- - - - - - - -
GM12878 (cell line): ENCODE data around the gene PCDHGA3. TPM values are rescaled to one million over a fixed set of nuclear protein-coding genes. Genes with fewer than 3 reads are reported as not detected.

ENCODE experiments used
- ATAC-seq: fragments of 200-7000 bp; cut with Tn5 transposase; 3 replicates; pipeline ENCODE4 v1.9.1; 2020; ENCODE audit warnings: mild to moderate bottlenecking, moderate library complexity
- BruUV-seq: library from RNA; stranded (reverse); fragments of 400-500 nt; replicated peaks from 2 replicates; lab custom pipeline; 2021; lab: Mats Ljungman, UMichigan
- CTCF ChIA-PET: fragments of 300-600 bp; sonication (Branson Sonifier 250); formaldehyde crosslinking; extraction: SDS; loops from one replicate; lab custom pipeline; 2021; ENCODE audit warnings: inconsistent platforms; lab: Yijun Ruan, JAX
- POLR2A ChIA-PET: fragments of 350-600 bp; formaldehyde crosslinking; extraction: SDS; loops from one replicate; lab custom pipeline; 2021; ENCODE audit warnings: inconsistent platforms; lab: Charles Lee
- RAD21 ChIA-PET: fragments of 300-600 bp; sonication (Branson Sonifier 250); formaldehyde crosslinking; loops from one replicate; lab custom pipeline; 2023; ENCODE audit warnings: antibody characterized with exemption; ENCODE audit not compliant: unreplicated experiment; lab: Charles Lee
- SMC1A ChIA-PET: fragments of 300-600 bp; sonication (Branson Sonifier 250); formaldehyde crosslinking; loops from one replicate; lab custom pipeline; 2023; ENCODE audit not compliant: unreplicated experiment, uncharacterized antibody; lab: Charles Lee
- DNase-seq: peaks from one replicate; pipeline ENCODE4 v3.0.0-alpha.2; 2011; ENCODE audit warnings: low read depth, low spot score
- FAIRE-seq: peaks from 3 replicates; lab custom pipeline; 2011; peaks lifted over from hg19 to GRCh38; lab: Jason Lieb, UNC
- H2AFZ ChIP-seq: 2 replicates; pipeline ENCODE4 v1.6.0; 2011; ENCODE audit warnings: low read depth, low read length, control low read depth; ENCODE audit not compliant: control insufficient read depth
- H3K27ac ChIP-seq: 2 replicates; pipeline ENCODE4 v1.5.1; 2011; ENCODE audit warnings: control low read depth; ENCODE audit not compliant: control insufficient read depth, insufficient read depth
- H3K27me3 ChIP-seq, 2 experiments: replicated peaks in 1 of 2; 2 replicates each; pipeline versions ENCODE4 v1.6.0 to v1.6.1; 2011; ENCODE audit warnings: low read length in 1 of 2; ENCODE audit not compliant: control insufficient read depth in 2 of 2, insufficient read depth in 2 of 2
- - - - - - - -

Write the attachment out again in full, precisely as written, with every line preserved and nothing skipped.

GM12878 (cell line): ENCODE data around the gene PCDHGA3. TPM values are rescaled to one million over a fixed set of nuclear protein-coding genes. Genes with fewer than 3 reads are reported as not detected.

ENCODE experiments used
- ATAC-seq: fragments of 200-7000 bp; cut with Tn5 transposase; 3 replicates; pipeline ENCODE4 v1.9.1; 2020; ENCODE audit warnings: mild to moderate bottlenecking, moderate library complexity
- BruUV-seq: library from RNA; stranded (reverse); fragments of 400-500 nt; replicated peaks from 2 replicates; lab custom pipeline; 2021; lab: Mats Ljungman, UMichigan
- CTCF ChIA-PET: fragments of 300-600 bp; sonication (Branson Sonifier 250); formaldehyde crosslinking; extraction: SDS; loops from one replicate; lab custom pipeline; 2021; ENCODE audit warnings: inconsistent platforms; lab: Yijun Ruan, JAX
- POLR2A ChIA-PET: fragments of 350-600 bp; formaldehyde crosslinking; extraction: SDS; loops from one replicate; lab custom pipeline; 2021; ENCODE audit warnings: inconsistent platforms; lab: Charles Lee
- RAD21 ChIA-PET: fragments of 300-600 bp; sonication (Branson Sonifier 250); formaldehyde crosslinking; loops from one replicate; lab custom pipeline; 2023; ENCODE audit warnings: antibody characterized with exemption; ENCODE audit not compliant: unreplicated experiment; lab: Charles Lee
- SMC1A ChIA-PET: fragments of 300-600 bp; sonication (Branson Sonifier 250); formaldehyde crosslinking; loops from one replicate; lab custom pipeline; 2023; ENCODE audit not compliant: unreplicated experiment, uncharacterized antibody; lab: Charles Lee
- DNase-seq: peaks from one replicate; pipeline ENCODE4 v3.0.0-alpha.2; 2011; ENCODE audit warnings: low read depth, low spot score
- FAIRE-seq: peaks from 3 replicates; lab custom pipeline; 2011; peaks lifted over from hg19 to GRCh38; lab: Jason Lieb, UNC
- H2AFZ ChIP-seq: 2 replicates; pipeline ENCODE4 v1.6.0; 2011; ENCODE audit warnings: low read depth, low read length, control low read depth; ENCODE audit not compliant: control insufficient read depth
- H3K27ac ChIP-seq: 2 replicates; pipeline ENCODE4 v1.5.1; 2011; ENCODE audit warnings: control low read depth; ENCODE audit not compliant: control insufficient read depth, insufficient read depth
- H3K27me3 ChIP-seq, 2 experiments: replicated peaks in 1 of 2; 2 replicates each; pipeline versions ENCODE4 v1.6.0 to v1.6.1; 2011; ENCODE audit warnings: low read length in 1 of 2; ENCODE audit not compliant: control insufficient read depth in 2 of 2, insufficient read depth in 2 of 2